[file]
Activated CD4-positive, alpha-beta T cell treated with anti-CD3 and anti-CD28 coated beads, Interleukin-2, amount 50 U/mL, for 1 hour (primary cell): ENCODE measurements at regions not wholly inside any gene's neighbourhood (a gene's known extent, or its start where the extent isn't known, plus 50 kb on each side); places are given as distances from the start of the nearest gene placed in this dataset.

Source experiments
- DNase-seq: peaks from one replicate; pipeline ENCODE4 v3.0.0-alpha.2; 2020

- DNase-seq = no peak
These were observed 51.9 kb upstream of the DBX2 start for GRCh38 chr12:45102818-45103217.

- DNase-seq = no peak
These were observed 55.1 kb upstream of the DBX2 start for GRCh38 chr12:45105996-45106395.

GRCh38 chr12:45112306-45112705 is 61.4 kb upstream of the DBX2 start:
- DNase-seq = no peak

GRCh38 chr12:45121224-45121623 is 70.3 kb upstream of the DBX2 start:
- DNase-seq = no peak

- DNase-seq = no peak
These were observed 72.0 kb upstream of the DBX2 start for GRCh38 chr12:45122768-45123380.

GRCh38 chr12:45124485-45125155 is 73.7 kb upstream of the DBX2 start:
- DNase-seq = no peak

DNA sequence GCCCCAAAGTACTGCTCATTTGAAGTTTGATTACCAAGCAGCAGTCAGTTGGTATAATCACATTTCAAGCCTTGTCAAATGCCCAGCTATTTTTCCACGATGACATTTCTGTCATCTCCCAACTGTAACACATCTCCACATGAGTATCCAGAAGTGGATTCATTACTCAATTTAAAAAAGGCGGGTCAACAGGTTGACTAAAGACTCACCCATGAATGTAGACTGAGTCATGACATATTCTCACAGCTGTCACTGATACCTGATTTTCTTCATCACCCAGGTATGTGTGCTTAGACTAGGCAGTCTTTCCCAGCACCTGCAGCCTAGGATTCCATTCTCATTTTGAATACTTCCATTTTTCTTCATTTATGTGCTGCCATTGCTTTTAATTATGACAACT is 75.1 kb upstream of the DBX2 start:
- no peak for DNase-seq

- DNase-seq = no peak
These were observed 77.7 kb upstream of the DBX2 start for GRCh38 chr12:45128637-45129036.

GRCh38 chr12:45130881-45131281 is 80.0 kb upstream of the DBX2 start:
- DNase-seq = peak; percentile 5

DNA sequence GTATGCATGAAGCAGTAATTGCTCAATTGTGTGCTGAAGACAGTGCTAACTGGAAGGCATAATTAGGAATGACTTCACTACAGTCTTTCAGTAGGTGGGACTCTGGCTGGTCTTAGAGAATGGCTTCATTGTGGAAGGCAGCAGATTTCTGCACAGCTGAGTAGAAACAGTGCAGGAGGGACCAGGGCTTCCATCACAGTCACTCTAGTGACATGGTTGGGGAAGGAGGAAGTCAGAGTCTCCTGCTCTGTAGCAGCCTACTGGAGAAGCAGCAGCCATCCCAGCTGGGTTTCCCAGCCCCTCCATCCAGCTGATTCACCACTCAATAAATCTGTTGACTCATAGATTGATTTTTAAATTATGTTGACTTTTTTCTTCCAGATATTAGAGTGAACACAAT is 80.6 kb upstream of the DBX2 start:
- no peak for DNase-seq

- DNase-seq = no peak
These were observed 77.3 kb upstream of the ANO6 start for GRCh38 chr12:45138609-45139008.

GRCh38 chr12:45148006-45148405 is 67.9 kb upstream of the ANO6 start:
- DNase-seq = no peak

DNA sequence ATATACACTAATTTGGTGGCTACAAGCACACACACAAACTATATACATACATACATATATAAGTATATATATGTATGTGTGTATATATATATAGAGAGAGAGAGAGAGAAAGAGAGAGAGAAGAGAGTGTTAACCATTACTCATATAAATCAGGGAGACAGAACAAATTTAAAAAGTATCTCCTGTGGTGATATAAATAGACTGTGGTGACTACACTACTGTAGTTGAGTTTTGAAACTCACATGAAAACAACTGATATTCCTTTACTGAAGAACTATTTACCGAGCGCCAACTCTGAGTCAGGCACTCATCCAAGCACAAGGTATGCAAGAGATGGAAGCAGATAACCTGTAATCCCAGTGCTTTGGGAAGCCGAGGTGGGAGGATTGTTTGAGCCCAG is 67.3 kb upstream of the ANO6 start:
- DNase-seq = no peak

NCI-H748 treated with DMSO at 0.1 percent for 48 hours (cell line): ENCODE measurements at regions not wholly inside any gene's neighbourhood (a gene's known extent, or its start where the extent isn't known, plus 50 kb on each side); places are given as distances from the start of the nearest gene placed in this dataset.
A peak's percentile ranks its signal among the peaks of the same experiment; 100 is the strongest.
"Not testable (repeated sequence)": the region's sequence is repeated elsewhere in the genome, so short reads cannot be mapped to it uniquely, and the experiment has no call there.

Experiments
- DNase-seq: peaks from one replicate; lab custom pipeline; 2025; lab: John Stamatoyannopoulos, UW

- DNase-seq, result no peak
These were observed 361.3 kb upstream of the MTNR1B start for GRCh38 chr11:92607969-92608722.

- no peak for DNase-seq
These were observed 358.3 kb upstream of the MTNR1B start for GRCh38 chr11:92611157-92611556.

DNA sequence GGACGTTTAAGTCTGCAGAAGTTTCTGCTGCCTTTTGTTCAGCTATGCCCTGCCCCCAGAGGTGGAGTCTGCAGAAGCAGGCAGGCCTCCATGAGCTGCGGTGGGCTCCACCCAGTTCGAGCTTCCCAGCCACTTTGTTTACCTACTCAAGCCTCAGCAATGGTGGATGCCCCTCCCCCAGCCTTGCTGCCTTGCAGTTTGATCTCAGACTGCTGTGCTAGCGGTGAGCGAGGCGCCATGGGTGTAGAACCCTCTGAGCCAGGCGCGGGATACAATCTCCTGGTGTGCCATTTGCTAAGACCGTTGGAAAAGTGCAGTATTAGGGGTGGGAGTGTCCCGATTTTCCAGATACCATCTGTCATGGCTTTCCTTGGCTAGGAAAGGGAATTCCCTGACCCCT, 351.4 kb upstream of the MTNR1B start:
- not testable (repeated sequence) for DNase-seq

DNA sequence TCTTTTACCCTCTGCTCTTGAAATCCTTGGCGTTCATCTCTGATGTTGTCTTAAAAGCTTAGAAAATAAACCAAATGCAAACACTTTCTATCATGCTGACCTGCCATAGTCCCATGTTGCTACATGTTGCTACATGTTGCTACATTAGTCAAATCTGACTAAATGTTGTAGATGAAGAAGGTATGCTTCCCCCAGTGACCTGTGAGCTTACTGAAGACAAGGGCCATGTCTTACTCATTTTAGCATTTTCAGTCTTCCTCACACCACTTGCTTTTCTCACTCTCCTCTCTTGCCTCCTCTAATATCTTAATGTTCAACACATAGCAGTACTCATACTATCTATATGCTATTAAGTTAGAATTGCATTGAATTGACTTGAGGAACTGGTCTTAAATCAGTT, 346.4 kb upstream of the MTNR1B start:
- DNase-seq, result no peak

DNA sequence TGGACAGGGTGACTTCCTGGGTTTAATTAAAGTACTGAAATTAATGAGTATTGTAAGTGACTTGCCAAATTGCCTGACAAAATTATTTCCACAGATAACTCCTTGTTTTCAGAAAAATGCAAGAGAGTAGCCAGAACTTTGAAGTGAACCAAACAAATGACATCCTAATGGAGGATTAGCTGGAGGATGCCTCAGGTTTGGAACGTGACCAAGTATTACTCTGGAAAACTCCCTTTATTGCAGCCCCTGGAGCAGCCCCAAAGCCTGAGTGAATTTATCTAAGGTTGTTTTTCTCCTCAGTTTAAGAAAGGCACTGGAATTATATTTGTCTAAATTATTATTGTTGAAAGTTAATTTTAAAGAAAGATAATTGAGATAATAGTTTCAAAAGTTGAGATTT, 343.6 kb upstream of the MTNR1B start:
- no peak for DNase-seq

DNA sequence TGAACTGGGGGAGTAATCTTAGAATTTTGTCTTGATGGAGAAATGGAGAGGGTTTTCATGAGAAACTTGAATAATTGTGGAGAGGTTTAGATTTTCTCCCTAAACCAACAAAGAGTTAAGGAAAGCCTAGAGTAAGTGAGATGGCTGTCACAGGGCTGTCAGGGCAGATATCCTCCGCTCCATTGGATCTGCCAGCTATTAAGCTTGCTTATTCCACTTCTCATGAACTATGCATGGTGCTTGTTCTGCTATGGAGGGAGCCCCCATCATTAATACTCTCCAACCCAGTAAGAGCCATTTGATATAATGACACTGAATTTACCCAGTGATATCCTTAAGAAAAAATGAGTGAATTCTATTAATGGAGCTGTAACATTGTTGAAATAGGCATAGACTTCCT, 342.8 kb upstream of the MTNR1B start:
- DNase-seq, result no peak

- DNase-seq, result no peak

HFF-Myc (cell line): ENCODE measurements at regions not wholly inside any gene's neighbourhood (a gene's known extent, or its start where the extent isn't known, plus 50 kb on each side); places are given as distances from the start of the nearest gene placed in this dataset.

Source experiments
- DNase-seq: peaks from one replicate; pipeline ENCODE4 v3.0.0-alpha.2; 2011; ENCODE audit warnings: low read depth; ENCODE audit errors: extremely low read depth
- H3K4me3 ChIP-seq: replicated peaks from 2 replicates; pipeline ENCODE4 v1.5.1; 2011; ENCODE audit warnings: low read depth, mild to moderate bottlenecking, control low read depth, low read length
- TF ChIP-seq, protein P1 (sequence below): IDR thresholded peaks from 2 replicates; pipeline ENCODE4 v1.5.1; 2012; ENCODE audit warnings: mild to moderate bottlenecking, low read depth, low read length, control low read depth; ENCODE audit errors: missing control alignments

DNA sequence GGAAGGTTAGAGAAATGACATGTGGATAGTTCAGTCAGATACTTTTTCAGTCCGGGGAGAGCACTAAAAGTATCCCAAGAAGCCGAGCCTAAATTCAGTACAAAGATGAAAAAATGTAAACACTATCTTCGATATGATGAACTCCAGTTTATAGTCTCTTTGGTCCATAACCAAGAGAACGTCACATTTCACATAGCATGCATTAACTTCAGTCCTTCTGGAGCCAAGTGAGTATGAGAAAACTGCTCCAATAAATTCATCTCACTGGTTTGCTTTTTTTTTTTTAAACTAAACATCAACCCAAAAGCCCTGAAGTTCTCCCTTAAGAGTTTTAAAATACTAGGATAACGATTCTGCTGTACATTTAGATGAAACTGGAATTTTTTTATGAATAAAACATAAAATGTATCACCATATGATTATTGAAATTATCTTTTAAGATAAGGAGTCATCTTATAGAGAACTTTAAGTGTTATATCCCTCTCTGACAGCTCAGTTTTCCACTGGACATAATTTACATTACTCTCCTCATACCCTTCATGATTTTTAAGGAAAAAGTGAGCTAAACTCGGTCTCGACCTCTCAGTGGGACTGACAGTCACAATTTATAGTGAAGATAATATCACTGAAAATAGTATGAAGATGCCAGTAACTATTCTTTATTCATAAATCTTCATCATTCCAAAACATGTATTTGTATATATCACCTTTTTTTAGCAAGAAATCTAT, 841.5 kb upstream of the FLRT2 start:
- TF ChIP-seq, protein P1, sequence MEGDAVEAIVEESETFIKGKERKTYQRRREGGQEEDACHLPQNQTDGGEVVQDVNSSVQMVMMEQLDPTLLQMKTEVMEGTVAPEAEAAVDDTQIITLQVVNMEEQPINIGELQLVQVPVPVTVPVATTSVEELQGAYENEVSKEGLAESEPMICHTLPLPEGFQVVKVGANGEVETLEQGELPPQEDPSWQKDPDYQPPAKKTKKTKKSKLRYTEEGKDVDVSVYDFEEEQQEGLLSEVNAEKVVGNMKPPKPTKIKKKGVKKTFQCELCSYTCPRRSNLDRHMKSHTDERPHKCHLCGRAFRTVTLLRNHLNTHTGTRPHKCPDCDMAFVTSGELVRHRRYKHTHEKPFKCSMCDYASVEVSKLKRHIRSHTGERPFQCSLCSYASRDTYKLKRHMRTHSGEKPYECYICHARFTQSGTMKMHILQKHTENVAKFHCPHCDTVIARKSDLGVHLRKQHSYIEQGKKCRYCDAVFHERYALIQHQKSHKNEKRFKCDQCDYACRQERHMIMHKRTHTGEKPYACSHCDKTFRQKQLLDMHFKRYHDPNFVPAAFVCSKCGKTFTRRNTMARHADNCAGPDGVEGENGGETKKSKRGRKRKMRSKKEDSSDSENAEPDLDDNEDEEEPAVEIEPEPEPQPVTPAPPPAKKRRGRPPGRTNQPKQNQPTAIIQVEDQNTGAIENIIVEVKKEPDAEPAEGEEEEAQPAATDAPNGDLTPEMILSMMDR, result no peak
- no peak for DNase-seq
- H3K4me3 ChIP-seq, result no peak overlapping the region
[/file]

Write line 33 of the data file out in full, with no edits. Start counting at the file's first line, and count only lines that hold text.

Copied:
Experiments